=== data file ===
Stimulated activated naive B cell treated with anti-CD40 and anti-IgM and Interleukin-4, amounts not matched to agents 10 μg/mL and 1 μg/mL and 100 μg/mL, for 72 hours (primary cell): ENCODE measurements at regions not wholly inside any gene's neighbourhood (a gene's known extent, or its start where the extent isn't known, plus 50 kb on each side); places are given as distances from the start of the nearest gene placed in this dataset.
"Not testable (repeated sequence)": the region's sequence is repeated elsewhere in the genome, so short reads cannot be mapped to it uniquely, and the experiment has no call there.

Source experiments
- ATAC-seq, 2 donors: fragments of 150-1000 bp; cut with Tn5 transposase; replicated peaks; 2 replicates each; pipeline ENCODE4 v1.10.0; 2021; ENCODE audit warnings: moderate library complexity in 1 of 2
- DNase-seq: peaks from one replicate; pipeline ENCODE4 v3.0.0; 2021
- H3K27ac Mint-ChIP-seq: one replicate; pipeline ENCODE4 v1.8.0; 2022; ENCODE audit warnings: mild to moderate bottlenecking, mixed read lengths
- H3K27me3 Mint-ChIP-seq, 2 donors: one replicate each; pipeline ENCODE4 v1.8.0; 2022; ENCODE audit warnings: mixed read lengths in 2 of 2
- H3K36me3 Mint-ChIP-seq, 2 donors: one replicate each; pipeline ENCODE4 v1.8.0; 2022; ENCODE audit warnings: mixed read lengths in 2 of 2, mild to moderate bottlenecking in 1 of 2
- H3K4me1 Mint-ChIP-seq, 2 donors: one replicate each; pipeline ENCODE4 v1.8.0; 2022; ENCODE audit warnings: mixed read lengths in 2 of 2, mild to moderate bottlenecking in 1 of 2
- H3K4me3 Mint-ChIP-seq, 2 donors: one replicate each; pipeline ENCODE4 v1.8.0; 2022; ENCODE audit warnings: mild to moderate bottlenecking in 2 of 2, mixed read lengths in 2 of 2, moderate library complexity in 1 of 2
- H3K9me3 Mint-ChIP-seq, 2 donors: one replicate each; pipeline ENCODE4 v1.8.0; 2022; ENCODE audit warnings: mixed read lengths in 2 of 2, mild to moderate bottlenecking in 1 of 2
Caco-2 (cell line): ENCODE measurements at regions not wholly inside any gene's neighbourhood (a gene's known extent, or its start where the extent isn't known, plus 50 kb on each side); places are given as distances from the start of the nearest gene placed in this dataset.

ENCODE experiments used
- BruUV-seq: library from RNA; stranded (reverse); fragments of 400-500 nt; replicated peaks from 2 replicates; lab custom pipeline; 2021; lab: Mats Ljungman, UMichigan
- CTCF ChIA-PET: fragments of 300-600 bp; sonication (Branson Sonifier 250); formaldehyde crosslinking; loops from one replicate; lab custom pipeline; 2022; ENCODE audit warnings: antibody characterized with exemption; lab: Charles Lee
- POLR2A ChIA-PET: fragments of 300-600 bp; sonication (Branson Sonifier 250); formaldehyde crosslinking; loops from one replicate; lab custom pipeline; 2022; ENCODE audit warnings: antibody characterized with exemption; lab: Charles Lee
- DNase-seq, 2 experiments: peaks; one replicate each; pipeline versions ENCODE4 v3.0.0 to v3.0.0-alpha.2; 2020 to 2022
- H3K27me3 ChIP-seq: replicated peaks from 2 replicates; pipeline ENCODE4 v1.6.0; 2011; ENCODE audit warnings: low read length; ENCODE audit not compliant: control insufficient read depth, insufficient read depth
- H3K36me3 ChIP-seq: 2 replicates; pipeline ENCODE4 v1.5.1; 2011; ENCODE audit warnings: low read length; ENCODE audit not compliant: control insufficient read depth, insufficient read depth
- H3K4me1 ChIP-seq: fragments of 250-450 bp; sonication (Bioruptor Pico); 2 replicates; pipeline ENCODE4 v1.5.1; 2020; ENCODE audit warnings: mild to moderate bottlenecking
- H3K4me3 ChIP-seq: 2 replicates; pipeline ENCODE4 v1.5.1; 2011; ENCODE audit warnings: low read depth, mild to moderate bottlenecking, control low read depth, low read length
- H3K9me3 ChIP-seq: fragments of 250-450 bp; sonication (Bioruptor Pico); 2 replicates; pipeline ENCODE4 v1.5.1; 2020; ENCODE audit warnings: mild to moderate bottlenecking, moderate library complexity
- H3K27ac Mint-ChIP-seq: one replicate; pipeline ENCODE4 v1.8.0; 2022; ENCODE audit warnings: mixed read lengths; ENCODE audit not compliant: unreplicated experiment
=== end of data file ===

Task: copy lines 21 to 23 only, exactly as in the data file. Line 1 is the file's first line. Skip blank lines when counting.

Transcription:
- H3K4me3 ChIP-seq: 2 replicates; pipeline ENCODE4 v1.5.1; 2011; ENCODE audit warnings: low read depth, mild to moderate bottlenecking, control low read depth, low read length
- H3K9me3 ChIP-seq: fragments of 250-450 bp; sonication (Bioruptor Pico); 2 replicates; pipeline ENCODE4 v1.5.1; 2020; ENCODE audit warnings: mild to moderate bottlenecking, moderate library complexity
- H3K27ac Mint-ChIP-seq: one replicate; pipeline ENCODE4 v1.8.0; 2022; ENCODE audit warnings: mixed read lengths; ENCODE audit not compliant: unreplicated experiment